Tuesday, April 07, 2009

Easter and Springtime: Integrating Science and Cultural Activities in the Montessori Classroom

NAMC montessori activities culture science easter springtime girl gardening
Spring is such an inspiring time in the Montessori classroom. Students and teachers alike are shaking off their winter “funk” and there are so many opportunities for hands-on learning. All around our campus flowers are blooming, birds are building nests and we can always find bugs, worms and snails. This spring, my Montessori students are incubating chicken eggs. We’re talking about life cycles, and turning our eggs multiple times a day, just like a mother hen would do.

Eggs are associated with Easter because of their symbolism of new life. The celebration of Easter predates Christian times and some of its symbols (for example, the Easter bunny) come from the Pagan Spring Equinox festival (a celebration of Spring and new life). The Anglo-Saxon goddess of fertility and springtime is called Eostre. Here are some fun activities to tie Easter into your Montessori  Science and Culture curriculum studies.

Easter and Springtime: Integrating Science and Cultural Activities in the Montessori Classroom

NAMC montessori activities culture science easter springtime jesus on crossEaster is also the commemoration of Jesus’ death and his rising from the dead (the resurrection). It is a very important festival in the Christian faith. The celebration comes at the end of Lent and the week that leads up to Easter is called Holy Week. The first day of Holy Week is called Palm Sunday. It is called so because when Jesus arrived in Jerusalem, people threw palm branches on the road before him. Today, churches will often give out crosses made from palm leaves.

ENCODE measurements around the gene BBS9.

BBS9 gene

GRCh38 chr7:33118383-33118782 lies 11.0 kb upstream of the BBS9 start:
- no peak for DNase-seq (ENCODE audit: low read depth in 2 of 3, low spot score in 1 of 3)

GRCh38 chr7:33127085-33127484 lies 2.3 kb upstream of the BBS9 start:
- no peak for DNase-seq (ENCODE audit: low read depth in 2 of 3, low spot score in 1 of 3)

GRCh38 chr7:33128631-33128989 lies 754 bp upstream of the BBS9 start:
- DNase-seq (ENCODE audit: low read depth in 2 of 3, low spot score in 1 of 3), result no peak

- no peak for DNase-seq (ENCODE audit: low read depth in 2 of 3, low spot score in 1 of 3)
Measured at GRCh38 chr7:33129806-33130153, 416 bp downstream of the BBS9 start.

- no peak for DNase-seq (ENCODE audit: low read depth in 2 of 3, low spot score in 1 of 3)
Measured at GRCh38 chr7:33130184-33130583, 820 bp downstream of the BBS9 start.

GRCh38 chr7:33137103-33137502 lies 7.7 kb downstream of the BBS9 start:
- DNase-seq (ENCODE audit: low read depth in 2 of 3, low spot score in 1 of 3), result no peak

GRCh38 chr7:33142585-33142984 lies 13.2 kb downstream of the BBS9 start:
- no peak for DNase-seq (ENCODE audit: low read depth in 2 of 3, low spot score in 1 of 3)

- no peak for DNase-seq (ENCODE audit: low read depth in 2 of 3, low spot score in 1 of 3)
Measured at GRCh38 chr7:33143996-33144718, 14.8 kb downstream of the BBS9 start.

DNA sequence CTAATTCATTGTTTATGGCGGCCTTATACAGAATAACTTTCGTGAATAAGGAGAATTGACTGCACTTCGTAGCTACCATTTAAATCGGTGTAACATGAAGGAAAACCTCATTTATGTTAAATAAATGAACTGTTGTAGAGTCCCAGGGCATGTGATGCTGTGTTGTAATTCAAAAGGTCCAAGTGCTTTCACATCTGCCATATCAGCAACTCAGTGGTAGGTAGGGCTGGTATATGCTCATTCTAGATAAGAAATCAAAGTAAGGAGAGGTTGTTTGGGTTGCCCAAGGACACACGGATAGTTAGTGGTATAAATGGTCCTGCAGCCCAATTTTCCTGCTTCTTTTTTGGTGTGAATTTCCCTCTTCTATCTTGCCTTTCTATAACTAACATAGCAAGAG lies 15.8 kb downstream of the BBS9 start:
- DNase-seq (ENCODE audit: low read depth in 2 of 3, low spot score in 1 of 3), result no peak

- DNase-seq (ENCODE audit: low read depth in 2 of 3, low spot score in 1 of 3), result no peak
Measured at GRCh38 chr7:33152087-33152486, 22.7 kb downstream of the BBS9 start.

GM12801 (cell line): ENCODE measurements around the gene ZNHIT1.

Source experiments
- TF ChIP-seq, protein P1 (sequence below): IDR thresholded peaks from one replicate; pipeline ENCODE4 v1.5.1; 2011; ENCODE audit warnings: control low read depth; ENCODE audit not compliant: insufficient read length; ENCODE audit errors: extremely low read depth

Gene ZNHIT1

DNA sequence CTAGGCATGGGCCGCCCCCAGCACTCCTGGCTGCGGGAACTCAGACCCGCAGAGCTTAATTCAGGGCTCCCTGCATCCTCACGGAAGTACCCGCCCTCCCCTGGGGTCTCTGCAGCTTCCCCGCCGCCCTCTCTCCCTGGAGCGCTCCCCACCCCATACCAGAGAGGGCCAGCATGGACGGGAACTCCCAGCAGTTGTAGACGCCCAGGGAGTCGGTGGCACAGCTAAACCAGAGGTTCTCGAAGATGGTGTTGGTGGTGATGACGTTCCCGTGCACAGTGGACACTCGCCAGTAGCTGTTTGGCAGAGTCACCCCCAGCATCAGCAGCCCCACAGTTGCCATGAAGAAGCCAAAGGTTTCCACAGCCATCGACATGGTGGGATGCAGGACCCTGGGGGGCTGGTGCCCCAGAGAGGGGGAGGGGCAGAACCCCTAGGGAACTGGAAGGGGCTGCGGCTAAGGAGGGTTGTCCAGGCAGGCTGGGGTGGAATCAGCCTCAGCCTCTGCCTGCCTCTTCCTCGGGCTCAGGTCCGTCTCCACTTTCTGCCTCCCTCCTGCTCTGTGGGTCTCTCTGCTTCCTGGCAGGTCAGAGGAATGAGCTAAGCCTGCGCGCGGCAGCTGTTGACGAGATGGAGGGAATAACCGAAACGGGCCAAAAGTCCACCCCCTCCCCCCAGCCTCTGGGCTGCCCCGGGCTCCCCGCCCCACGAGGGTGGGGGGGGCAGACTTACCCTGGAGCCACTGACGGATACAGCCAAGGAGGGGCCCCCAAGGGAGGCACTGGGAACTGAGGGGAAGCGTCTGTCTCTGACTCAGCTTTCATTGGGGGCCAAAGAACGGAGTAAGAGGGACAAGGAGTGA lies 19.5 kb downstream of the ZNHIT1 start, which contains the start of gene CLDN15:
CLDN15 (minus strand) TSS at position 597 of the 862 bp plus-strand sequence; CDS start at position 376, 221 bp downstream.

Thursday of Holy Week is called Maundy Thursday. On this day, Christians remember the Passover meal Jesus had with his disciples. This is now known as the Last Supper and is often re-enacted.

On Good Friday, churches may hold long services to reflect on the crucifixion of Jesus. Some people eat hot cross buns on this day as a reminder of the cross on which Jesus died. Easter Sunday celebrates the resurrection of Jesus.
NAMC montessori activities culture science easter springtime baby chick and egg
Montessori Activity Ideas:
  • Drain or blow the yolk from the inside of eggs and use different art techniques to decorate the outside shell.
  • Incubate eggs (chicken, guinea fowl, duck, etc.) for a hands-on study of life cycles. When eggs have hatched, take a field trip to a local farm to find a home for the birds.
  • Take nature walks to see the changes that spring is making around your campus on a daily basis. Students can record observations in a journal with words and sketches.
  • Discuss the differences between Jewish Passover and Christian Passover.
  • Weave palms into baskets, mats and crosses.
  • Research Easter celebrations around the world. Why are Easter parades and Easter bonnets so popular?
  • Bake hot cross buns and/or simnel cake. Research the history of these baked items.
For more Easter craft ideas, visit the Enchanted Learning website.

Suggested Books:
  • J Is for Jesus: An Easter Alphabet And Activity Book, by Debbie Trafton O'Neal and Jan Bryan-Hunt
  • The Story of Easter, by Aileen Fisher and Stefano Vitale
  • The Very First Easter, by Paul L. Maier
  • The Legend of the Easter Egg, by Lori Walburg VandenBosch and James Bernardin
  • The Story of the Cross: The Stations of the Cross for Children, by Mary Joslin and Gail Newey
  • Lilies, Rabbits, and Painted Eggs: The Story of the Easter Symbols, by Edna Barth and Ursula Arndt
Sources/Resources:
Related activities and information concerning various disciplines can be found throughout the NAMC curriculum manuals, including the NAMC 3-6 Culture and Science manual, as well as the 6-9 and 9-12 Cultural Geography, Botany and Zoology manuals.
As much as possible, NAMC’s web blog reflects the Montessori curriculum as provided in its teacher training programs. We realize and respect that Montessori schools are unique and may vary their schedules and offerings in accordance with the needs of their individual communities. We hope that our readers will find our articles useful and inspiring as a contribution to the global Montessori community.
© North American Montessori Center - originally posted in its entirety at Montessori Teacher Training on Tuesday, April 7, 2009.

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